The opinion of the court was delivered by: COOPER
Pursuant to Rule 12(b), F.R. Civ. P., defendant Joseph Friedman moves to dismiss the complaint against him. Motion granted.
Plaintiff alleges representative and derivative claims arising under the Securities Exchange Act of 1934, 15 U.S.C. sec. 78a et seq. and state law. The only pertinent facts alleged in the complaint are: (1) the "defendant directors" issued stock to themselves "without fair consideration" (complaint para. 3); (2) the "defendant directors" breached their fiduciary obligation to the corporation in a real estate transaction and in other " non-arms length transactions with Banner for their own profit . . . ." (complaint para. 6). Defendant Friedman is not alleged to be one of the "defendant directors." His only connection with these acts is as an "aider and abettor." (complaint para. 1).
We note at the outset that plaintiff's complaint casts aside the imperatives of essential pleading clearly stated in Rule 8, F.R. Civ. P. The complaint does not follow the requirements of notice pleading, the averment of a single set of facts while separately stating in separate counts the various legal theories upon which recovery is claimed. See Cooper v. North Jersey Trust Co., 250 F. Supp. 237, 241 (S.D.N.Y. 1965). Despite the liberality of modern pleading practice, the complaint must still give the defendant and the court at least a fair idea of what the plaintiff complains. See 2 Moore, Federal Practice, para. 8.13, p. 1705.
Construing the complaint in the most liberal fashion and giving plaintiff every interpretive benefit, the complaint fails to state a cause of action under the Exchange Act. We reach this conclusion by applying to the complaint each of the sections of the Exchange Act allegedly violated.
The complaint demands damages pursuant to section 7 of the Exchange Act.
(complaint para. 17). The only intimation in the complaint of any violation of this section is found in paragraph 8. This paragraph alleges that a proxy statement was in violation of Section 14, 15 U.S.C. sec. 78n, because it omitted the information that shares "were pledged to secure a loan that was previously arranged by one or more of the defendants in violation of Regulations T and U of the Federal Reserve Board . . . ."
Paragraph 8 of the complaint requests relief under, and charges a violation of, section 14 of the Exchange Act. However, even if we regard this as alleging a substantive violation of section 7, plaintiff still has failed to state a cause of action.
The margin requirements are imposed only upon certain professionals. Plaintiff has not alleged that the loan involved a broker, dealer, or any other person to whom the margin requirements of section 7 and Regulations T and U apply.
Moreover, plaintiff has not shown herself to be a member of the class protected by section 7. The courts have developed a civil remedy for violation of section 7(c). See Smith v. Bear, 237 F.2d 79 (2d Cir. 1956); Remar v. Clayton Securities Corp., 81 F. Supp. 1014 (D. Mass. 1949); Reader v. Hirsch & Co., 197 F. Supp. 111 (S.D.N.Y. 1961). However, "[the] principle of these decisions is that Section 7(c) was passed for the benefit of customers . . . ." Meisel v. North Jersey Trust Co., 218 F. Supp. 274, 277 (S.D.N.Y. 1963). Plaintiff does not allege - nor do the facts permit our inferring - that either she or the corporation was the customer of a person bound by the margin requirements of section 7. Thus, assuming there was a transaction in which section 7 was violated, plaintiff, as a stranger to the transaction, has no cause of action. Meisel v. North Jersey Trust Co., supra, 218 F. Supp. at 277; cf. Bronner v. Goldman, 361 F.2d 759 (1st Cir. 1966).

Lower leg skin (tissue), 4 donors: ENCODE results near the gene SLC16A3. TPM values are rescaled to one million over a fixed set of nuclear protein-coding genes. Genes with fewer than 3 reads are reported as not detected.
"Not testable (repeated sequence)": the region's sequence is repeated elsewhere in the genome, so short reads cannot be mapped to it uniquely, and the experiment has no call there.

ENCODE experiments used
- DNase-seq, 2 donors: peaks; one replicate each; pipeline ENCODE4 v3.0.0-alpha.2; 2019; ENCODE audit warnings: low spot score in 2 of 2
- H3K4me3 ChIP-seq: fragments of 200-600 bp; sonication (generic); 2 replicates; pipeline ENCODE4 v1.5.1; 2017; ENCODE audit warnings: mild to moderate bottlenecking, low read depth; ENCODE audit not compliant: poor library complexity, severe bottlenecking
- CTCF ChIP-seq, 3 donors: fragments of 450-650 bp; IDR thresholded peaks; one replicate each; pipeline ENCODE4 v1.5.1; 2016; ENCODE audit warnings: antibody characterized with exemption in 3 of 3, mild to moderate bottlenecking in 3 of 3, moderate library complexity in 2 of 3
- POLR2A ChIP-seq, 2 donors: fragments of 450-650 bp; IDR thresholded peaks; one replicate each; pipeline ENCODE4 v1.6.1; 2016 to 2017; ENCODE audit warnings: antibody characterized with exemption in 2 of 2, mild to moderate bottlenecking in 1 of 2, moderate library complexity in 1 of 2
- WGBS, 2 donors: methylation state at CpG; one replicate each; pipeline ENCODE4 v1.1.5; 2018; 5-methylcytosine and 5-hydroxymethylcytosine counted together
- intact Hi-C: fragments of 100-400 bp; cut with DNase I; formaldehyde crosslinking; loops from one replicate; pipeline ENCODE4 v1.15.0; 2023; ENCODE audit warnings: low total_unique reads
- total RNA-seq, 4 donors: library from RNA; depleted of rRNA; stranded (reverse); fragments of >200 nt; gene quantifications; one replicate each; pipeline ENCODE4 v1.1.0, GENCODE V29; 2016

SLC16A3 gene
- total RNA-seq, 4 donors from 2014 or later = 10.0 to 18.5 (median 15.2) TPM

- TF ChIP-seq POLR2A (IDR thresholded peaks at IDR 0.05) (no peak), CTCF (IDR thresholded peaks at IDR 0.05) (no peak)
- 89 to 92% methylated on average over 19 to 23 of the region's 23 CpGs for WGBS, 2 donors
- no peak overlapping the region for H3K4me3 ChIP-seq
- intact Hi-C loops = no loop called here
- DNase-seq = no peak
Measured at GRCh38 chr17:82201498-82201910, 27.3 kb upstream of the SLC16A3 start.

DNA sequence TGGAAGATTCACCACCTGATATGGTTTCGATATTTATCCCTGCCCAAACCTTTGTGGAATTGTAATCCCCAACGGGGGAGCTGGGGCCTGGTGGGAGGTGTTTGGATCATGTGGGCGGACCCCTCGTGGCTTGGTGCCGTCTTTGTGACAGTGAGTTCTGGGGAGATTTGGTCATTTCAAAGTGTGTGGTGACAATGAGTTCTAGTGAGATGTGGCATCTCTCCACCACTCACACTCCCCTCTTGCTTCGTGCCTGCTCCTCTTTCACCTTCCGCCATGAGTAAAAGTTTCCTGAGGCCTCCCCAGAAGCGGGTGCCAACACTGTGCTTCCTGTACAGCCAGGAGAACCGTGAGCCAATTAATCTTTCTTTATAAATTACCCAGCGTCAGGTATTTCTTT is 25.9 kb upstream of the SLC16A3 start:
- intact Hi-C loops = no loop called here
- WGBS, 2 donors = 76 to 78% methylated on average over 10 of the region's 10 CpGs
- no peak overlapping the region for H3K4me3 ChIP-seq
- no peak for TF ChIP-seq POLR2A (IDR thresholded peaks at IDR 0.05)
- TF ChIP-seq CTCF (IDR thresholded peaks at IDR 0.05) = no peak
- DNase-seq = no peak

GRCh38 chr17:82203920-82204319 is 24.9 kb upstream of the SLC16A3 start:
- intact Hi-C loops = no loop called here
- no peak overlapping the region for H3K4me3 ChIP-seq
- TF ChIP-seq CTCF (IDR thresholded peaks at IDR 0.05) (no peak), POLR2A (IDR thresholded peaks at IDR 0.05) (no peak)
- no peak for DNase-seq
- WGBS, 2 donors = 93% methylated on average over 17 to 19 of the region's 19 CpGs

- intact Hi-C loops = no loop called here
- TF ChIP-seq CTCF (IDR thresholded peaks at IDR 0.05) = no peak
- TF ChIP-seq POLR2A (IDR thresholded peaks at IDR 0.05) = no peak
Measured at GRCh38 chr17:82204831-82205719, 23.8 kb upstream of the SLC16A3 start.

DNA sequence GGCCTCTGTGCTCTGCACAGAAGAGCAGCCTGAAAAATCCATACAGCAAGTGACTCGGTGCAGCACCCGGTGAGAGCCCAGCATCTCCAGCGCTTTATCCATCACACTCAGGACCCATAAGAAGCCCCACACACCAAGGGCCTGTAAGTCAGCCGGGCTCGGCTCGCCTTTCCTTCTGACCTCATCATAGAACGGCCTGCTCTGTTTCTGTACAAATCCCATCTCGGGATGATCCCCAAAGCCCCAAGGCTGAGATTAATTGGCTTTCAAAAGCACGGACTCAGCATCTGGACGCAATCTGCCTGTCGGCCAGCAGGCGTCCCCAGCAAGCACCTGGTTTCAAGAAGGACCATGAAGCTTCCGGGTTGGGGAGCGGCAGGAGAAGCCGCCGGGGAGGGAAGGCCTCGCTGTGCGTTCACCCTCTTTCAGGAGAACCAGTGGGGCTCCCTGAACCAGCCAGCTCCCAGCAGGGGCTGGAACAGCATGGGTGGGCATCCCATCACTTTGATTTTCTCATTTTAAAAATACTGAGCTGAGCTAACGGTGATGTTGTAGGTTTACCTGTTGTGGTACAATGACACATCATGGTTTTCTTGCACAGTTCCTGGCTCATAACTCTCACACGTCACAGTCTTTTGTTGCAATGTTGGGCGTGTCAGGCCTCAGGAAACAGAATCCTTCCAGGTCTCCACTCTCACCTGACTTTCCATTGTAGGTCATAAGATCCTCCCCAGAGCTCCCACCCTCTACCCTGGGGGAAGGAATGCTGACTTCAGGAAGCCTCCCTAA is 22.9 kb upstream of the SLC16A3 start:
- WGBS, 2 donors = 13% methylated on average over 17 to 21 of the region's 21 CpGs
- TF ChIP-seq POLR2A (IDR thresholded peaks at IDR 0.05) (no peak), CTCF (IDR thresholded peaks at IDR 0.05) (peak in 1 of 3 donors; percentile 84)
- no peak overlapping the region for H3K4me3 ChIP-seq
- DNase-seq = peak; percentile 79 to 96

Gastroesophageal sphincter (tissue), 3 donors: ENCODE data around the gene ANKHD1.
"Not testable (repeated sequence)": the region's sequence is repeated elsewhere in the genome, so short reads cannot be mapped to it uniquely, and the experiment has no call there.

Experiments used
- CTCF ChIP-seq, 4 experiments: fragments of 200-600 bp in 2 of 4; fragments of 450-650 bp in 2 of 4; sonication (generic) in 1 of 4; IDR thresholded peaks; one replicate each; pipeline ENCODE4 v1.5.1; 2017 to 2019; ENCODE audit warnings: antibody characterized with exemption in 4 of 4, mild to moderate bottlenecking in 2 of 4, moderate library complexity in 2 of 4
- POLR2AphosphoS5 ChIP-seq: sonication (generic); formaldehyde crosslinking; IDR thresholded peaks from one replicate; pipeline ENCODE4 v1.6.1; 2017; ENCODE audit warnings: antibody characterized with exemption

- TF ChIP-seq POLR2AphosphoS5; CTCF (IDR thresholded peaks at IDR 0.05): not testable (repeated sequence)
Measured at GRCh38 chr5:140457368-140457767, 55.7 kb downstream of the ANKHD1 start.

Plaintiff claims damages under this section of the Exchange Act.
It prohibits the use of a false or misleading statement in connection with the purchase or sale of a security registered upon a national exchange. The only sale of stock alleged in the complaint is the issuance of Banner's stock to the "defendant directors," allegedly without "fair consideration." (complaint para. 3).
Plaintiff has not stated a cause of action under 9(a) (4). She has alleged no facts which could constitute a false or misleading statement. Moreover, this section requires that the misleading information be made by the purchaser to the seller or vice-versa. Elfenbein v. Yaeger, CCH 64-66 Fed. Sec. L. Rep. P91,368 (S.D.N.Y. 1964). Under the most liberal reading of the complaint, there is no allegation that defendant Friedman was either a purchaser or a seller of any securities. The alleged misrepresentations of the stock transaction to the shareholders of Banner does not state a cause of action under section 9(a) (4) because the misleading statements alleged were not made to a purchaser or seller. See Elfenbein v. Yaeger, supra.
Section 10(b) and Rule 10b-5
Plaintiff's request for relief under this section
and Rule must be dismissed for failure to state a cause of action. There is liability under these provisions only if the alleged fraud or deceit is "in connection with the purchase or sale of [a] security." O'Neill v. Maytag, 339 F.2d 764, 768 (2d Cir. 1964); Howard v. Levine, 262 F. Supp. 643 (S.D.N.Y. 1965); Heit v. Weitzen, 260 F. Supp. 598 (S.D.N.Y. 1966). The only transaction involving the transfer of securities alleged in the complaint is the "issuance" of stock to the directors without "fair consideration." (complaint para. 3).
However, it is clear that not every transaction involving securities, even if in violation of state law, states a cause of action under Rule 10b-5. ...